Spotify publishes an 'Election Mix' playlist that's almost entirely dudes, then quietly adds women artists

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Today marks a regular, ordinary election for the United States—it's not like a woman has secured the nomination of a major political party for the first time, or that we've witnessed the stomach-churning rise of the most misogynist candidate in American history, or that the odds are better than ever that we're about to vote our first-ever female president into office.


That's why it makes perfect sense that Spotify's "The Election Mix," a 27-song playlist featuring a brief introduction from President Obama, originally featured zero female solo artists.

The only women to make the cut were Fergie (as a member of the Black Eyed Peas) in "Where Is the Love," Mary Lambert (featured on Macklemore & Ryan Lewis' "Same Love"), the female soloists on U.S.A for Africa's "We Are the World" (including Tina Turner, Diana Ross, Cyndi Lauper, and Bette Midler), and Canadian singer Kai, who is featured on Diplo's "Revolution."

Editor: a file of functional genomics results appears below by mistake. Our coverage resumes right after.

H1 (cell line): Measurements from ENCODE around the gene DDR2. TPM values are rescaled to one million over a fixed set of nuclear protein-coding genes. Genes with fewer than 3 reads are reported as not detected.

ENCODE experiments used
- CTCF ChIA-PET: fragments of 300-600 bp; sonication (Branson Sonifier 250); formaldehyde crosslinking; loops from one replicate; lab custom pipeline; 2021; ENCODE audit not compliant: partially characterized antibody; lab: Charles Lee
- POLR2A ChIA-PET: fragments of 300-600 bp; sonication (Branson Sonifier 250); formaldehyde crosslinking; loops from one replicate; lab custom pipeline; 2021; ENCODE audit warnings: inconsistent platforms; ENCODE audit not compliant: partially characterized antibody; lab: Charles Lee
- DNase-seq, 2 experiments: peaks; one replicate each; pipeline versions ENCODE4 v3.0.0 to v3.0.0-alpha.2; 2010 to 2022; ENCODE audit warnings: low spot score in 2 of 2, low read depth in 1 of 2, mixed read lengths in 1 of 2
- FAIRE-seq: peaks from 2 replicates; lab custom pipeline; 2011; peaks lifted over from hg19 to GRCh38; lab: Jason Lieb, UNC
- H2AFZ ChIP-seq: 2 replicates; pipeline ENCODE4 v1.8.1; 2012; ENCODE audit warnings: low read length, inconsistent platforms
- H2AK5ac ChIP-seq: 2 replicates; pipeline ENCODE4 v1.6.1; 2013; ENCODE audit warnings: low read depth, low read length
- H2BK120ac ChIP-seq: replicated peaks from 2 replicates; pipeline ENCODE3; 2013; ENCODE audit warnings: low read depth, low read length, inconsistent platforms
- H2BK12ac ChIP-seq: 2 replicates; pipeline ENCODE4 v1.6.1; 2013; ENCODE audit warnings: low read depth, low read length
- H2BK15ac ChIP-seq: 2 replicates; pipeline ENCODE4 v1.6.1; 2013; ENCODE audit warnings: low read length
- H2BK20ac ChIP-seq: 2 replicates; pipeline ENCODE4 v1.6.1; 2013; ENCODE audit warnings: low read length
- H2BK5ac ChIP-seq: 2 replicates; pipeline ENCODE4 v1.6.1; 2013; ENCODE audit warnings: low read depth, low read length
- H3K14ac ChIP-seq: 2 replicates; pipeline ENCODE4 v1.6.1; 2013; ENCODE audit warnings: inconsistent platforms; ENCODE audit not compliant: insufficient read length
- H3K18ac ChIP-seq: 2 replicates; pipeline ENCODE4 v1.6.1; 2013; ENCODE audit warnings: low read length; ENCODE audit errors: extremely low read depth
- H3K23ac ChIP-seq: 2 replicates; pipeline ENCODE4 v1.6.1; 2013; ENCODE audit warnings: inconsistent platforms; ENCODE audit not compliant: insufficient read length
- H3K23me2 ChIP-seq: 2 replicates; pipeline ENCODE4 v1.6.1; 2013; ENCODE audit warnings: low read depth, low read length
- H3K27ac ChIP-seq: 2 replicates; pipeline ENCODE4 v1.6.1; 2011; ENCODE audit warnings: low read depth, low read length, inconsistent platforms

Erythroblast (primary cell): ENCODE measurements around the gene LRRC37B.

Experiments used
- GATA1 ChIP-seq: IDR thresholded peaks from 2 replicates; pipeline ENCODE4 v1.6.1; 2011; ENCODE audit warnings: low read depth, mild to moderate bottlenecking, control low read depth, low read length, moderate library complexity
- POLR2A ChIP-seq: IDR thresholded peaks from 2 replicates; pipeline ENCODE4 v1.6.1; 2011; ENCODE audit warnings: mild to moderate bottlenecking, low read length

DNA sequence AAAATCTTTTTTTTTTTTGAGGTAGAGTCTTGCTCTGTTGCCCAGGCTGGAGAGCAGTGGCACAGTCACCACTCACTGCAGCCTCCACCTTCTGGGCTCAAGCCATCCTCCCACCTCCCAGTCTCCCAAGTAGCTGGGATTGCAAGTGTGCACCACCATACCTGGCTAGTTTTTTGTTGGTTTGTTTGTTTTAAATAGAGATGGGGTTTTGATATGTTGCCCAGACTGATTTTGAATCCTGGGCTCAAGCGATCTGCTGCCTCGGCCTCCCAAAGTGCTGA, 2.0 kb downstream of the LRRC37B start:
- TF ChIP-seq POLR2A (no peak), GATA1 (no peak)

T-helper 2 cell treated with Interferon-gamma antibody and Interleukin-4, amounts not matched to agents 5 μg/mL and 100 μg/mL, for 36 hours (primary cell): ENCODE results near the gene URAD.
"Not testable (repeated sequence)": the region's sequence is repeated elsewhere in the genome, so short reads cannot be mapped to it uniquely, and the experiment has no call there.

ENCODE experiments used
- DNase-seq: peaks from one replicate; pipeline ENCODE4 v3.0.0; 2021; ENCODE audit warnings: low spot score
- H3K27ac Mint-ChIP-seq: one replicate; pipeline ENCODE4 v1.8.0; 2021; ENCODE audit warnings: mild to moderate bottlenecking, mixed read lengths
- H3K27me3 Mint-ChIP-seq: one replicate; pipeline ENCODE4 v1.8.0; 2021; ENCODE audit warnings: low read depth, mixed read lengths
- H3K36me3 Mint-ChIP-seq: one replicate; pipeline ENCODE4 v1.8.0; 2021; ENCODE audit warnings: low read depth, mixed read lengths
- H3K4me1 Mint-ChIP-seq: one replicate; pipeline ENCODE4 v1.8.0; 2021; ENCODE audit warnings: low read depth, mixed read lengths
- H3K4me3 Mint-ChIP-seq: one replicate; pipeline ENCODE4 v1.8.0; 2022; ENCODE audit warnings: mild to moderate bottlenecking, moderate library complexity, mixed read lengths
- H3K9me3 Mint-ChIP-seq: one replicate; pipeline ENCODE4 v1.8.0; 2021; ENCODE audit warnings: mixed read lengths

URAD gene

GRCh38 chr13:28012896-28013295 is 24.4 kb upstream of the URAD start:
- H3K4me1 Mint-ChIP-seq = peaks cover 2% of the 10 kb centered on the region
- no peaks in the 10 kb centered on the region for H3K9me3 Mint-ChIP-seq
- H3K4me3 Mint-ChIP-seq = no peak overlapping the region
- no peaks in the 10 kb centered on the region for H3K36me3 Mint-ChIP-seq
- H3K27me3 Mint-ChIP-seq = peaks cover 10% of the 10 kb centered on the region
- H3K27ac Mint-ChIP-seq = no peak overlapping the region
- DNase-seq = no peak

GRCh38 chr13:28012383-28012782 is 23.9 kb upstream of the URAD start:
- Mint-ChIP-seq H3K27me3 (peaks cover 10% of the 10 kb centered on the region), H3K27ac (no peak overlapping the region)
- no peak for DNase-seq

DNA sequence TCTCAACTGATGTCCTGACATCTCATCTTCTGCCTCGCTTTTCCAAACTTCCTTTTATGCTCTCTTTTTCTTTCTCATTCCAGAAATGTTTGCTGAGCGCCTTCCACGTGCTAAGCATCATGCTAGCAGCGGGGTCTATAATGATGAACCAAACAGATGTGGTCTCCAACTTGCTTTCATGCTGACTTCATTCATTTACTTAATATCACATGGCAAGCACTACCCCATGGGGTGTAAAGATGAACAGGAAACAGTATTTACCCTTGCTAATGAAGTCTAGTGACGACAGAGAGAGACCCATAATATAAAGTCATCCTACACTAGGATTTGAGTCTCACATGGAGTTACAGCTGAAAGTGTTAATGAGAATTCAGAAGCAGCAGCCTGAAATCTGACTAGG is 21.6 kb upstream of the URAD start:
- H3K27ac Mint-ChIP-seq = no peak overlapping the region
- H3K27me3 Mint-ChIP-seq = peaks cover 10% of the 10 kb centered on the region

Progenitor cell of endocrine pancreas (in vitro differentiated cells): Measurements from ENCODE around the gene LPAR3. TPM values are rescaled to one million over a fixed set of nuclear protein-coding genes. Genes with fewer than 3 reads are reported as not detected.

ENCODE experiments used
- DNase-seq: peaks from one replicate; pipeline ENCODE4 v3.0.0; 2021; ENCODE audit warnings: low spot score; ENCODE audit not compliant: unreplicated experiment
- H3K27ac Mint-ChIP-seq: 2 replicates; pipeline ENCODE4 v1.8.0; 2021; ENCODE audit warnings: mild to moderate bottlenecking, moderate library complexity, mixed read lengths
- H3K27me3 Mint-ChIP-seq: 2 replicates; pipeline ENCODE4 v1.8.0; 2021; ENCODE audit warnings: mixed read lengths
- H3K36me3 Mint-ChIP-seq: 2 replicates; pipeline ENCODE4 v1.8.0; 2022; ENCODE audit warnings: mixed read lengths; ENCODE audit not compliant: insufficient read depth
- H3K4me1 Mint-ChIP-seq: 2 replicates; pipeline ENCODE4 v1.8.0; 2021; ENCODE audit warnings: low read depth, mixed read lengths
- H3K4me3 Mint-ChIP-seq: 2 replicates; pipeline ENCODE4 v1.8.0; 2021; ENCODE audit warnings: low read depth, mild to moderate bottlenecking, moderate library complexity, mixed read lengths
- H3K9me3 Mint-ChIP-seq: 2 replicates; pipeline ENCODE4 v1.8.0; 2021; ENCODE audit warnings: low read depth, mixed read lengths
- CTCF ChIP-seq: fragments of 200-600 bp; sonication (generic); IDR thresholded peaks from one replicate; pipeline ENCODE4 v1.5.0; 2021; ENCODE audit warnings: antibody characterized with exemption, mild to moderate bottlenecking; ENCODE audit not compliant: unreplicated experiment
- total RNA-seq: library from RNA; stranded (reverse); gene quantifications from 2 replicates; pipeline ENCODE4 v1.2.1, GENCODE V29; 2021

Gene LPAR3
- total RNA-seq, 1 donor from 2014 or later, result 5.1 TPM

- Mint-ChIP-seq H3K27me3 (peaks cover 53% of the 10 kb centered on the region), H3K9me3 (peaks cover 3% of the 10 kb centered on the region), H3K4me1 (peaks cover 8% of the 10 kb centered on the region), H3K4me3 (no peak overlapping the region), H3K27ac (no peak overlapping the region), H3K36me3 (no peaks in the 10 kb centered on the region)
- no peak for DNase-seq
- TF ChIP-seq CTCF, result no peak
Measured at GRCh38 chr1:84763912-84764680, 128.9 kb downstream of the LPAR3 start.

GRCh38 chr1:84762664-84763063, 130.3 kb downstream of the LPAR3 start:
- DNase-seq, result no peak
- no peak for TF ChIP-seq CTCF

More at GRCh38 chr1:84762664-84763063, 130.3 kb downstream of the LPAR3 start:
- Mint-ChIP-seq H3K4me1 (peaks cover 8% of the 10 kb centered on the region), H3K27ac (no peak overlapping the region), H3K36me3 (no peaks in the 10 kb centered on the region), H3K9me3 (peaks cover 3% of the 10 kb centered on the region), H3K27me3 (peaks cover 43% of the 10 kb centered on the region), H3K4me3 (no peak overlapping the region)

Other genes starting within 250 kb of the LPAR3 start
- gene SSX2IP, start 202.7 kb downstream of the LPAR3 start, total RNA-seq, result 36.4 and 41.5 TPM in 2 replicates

.@Spotify made a Election Mix playlist of entirely male artists

— Shane (@shaneferro) November 8, 2016

Friends at @Spotify / @SpotifyCares – why there isn't a single woman on your official election playlist?

— Suri Ratnatunga (@SuriR) November 8, 2016


Here's the fun part: Once the public backlash began, it appears that Spotify sought to correct this embarrassing oversight. As of right now, the "Election Mix" playlist numbers 43 songs. Among the latest additions are Katy Perry's "Rise," Beyoncé's "Run the World (Girls)," M.I.A.'s "Paper Planes," Rachel Platten's "Fight Song," Sia's "Unstoppable," Esperanza Spalding's "Land of the Free," Aretha Franklin's "Respect," Rihanna's "Diamonds," Florence + The Machine's "Shake It Out," Nina Simone's "I Wish I Knew How to Be Free," and Andra Day's "Cheers To the Fall" and "Rise Up."

Spotify declined to comment for this story.

Molly Fitzpatrick is senior editor of Fusion's Pop & Culture section. Her interests include movies about movies, TV shows about TV shows, and movies about TV shows, but not so much TV shows about movies.

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